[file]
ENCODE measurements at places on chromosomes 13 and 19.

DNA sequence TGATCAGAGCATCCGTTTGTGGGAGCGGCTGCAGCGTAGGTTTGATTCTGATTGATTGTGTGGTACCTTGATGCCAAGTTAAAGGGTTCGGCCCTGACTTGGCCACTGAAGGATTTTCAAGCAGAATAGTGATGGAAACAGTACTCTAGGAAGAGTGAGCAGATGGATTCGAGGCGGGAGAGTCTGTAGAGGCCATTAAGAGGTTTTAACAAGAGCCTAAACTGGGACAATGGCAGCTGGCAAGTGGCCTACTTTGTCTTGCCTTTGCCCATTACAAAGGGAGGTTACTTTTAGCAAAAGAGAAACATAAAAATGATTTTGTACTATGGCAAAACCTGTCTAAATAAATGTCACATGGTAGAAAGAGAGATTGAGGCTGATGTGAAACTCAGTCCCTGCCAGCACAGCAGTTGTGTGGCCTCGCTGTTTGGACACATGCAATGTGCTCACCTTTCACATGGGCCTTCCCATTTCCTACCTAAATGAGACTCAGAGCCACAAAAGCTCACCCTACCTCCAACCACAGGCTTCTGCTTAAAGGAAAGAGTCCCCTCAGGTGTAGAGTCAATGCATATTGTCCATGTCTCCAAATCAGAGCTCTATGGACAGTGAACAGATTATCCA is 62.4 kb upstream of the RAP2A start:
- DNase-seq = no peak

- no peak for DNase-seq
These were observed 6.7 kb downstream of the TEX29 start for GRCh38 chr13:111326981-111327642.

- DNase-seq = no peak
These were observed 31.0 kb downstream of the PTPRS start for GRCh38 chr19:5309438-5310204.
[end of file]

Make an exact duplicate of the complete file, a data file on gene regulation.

ENCODE measurements at places on chromosomes 13 and 19.

DNA sequence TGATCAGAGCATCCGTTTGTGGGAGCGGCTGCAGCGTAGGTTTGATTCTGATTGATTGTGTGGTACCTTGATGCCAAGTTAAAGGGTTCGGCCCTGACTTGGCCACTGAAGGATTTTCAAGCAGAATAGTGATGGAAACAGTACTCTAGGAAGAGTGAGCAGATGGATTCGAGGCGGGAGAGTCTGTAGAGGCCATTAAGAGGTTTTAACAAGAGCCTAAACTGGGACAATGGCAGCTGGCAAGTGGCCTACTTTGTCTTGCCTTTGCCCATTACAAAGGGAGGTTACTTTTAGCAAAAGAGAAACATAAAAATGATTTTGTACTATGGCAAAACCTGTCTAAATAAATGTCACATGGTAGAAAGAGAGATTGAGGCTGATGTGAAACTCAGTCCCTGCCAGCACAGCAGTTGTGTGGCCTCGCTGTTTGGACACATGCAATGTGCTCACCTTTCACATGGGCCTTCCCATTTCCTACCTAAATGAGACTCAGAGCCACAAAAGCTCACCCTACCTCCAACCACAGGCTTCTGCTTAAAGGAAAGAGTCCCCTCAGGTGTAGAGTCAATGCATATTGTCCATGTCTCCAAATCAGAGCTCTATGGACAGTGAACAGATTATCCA is 62.4 kb upstream of the RAP2A start:
- DNase-seq = no peak

- no peak for DNase-seq
These were observed 6.7 kb downstream of the TEX29 start for GRCh38 chr13:111326981-111327642.

- DNase-seq = no peak
These were observed 31.0 kb downstream of the PTPRS start for GRCh38 chr19:5309438-5310204.